I am an associate professor who specializes in African American History and Women’s/Gender History. I have been at Kent State since fall 2001 and greatly enjoy living in northeast Ohio with my spouse, children, rescue pitbull mix dog, and two cats. Born and raised in Staten Island, New York (part of New York City, although many Manhattanites might not recognize it as such), I earned my AB in Government from Harvard in 1984, and a JD from Stanford Law School in 1987. After practicing law for 6 years in New York, I recognized that career as overly-toxic and returned to academia, earning my PhD in American History from Rutgers University in 2001.
My research interests include the tumultuous history of race in this country, along with its intersections with gender, class, and power. Currently, I am working on my second monograph tentatively titled Equality Will Become a Reality: The Urban League’s New Thrust and America’s Unfinished Second Reconstruction, 1968-1978. I am examining America’s “Second Reconstruction” —the eras of the modern Civil Rights and Black Power movements—through a narrative analysis of black Americans’ struggle to reconceptualize the American ideal of equality. Taking as its main actors the National Urban League and one local Urban League affiliate, the Urban League of Cleveland, Ohio, my history of the Second Reconstruction will center one mainstream organization which explicitly worked toward equality for African Americans, primarily those living in the nation’s cities. In 2016, I was awarded the Ford Foundation Senior Fellowship to support my research for this project.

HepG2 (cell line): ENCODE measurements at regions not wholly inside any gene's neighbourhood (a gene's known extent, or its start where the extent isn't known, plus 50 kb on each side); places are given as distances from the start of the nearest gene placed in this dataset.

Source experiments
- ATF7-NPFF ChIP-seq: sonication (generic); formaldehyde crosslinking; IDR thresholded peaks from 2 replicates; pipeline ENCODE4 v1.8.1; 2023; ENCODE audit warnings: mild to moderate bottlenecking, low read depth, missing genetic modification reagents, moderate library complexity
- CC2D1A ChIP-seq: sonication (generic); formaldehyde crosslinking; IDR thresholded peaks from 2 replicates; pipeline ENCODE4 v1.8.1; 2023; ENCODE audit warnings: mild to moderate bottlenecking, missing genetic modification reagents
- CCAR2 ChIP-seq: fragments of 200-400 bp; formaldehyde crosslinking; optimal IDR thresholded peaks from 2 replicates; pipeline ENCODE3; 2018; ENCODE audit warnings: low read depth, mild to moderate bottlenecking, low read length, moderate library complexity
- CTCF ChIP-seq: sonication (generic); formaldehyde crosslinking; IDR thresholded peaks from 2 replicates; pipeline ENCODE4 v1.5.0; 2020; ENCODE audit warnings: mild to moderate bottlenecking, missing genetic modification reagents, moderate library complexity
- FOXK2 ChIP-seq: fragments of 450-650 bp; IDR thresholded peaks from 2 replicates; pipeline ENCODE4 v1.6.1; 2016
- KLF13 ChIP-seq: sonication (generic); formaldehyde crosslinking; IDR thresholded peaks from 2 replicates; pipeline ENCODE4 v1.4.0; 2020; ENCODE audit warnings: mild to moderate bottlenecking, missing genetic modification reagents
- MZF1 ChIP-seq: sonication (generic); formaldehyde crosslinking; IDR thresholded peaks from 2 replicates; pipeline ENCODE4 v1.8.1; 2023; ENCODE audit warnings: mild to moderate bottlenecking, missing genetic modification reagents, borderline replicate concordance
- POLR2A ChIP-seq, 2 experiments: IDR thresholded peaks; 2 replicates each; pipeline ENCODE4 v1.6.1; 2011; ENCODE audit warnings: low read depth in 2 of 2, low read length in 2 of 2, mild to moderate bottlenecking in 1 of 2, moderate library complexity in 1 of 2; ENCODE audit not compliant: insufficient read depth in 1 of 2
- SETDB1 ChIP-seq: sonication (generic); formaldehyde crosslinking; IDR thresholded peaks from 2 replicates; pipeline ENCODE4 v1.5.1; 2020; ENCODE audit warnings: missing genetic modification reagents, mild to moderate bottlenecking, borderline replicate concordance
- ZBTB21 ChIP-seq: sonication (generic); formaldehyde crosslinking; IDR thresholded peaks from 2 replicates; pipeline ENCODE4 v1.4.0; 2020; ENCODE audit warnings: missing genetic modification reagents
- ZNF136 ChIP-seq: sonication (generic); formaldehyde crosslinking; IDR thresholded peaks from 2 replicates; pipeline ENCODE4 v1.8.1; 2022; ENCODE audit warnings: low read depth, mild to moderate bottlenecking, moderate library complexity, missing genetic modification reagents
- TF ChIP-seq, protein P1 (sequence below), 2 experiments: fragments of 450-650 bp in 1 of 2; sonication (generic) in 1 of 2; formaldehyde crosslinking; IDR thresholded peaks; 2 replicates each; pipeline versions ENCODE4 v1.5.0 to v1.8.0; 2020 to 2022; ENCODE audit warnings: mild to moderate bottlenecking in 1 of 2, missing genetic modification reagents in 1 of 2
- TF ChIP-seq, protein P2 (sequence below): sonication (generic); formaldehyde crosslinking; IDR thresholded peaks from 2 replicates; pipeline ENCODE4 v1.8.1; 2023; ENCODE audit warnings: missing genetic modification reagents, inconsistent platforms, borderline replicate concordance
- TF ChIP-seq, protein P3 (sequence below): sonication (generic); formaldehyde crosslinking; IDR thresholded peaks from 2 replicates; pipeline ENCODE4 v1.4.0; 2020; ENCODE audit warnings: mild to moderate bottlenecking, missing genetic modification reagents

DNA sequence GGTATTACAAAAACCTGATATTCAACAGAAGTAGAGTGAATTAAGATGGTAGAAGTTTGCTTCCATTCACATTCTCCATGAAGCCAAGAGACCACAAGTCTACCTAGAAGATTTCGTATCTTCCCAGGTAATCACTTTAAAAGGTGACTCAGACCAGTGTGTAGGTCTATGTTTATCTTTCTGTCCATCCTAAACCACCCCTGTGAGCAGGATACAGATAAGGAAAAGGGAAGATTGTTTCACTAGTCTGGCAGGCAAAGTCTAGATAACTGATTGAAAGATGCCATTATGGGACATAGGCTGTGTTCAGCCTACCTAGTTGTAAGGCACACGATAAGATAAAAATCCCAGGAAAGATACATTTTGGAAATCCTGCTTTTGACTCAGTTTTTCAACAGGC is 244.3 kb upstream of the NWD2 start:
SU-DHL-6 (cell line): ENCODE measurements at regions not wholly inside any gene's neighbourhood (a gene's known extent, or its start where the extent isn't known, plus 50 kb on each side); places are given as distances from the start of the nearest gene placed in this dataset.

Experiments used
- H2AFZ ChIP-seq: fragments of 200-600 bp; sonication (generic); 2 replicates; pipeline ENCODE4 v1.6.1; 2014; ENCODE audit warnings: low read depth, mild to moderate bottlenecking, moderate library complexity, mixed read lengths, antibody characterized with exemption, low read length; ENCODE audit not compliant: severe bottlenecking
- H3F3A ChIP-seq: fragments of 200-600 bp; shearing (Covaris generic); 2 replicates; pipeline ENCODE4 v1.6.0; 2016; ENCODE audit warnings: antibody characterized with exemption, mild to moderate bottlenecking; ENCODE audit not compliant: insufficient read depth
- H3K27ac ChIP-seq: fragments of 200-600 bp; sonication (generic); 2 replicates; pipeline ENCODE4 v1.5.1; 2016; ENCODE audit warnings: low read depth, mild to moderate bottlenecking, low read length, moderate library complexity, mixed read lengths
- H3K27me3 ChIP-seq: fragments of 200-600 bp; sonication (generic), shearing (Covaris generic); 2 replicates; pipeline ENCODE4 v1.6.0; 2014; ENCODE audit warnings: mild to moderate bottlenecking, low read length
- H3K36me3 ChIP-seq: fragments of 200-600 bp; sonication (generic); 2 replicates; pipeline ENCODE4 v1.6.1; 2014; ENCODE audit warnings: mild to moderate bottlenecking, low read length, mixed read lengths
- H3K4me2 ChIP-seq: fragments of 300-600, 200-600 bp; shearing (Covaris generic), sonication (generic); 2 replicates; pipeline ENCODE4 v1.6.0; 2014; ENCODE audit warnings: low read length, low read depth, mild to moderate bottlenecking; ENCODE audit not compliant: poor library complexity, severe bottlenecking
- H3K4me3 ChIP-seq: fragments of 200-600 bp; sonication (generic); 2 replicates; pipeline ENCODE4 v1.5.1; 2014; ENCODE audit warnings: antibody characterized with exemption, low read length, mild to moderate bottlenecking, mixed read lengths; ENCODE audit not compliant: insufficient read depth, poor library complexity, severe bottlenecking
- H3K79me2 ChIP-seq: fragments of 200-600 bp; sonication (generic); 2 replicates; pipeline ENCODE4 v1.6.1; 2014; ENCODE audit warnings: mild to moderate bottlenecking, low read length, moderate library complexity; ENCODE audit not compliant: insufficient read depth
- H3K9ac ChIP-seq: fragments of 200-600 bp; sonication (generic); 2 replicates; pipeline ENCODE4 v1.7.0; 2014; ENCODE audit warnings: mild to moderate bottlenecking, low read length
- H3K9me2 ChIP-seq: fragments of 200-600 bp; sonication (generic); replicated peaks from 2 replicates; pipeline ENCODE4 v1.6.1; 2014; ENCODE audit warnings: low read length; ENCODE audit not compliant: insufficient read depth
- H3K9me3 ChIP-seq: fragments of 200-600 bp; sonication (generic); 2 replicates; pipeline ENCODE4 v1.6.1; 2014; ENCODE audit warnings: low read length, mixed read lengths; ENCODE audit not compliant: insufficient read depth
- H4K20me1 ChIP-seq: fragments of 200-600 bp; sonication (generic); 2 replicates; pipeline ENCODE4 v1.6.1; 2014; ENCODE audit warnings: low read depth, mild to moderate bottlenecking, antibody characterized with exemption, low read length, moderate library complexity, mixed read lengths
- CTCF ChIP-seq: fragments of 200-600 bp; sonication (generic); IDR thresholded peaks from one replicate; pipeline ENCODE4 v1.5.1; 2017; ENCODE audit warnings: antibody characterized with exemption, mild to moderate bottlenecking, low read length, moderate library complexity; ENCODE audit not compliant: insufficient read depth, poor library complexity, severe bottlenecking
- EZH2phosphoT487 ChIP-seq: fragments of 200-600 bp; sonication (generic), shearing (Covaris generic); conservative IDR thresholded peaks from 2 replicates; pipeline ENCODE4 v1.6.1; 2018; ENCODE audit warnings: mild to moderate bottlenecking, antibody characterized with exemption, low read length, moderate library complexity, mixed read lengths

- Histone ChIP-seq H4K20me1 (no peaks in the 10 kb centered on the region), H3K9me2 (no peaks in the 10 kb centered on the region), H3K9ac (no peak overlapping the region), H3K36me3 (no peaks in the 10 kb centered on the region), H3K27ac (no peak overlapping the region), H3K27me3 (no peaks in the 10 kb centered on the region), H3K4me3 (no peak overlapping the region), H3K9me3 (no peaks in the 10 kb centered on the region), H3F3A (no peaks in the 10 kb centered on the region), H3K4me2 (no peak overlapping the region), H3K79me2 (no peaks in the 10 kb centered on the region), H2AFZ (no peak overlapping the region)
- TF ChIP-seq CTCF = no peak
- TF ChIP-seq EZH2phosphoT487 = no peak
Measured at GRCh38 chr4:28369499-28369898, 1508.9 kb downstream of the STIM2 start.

My first book, titled Property Rites: The Rhinelander Trial, Passing, and the Protection of Whiteness, was published in May 2009 by the University of North Carolina Press. In this book, I closely examined the Rhinelander annulment trial of 1926, in which Leonard Rhinelander, the youngest son of a New York City real estate investor/developer with deep ties to New York's ruling class, descendant of a very wealthy Knickerbocker family related to Edith Wharton, sued to end his marriage to Alice Jones, his first and only girlfriend. The only legal basis Leonard used for this attempt was his claim that Alice had passed as white when he claimed she was, in fact, 'colored'.
At Kent State, I teach undergraduate survey courses in American history, as well as undergraduate and graduate courses in African-American History, The History of the Civil Rights and Black Power Movements, The History of Whiteness, and American Women's History.
- Property Rites: The Rhinelander Trial, Passing, and the Protection of Whiteness, University of North Carolina Press (May 2009)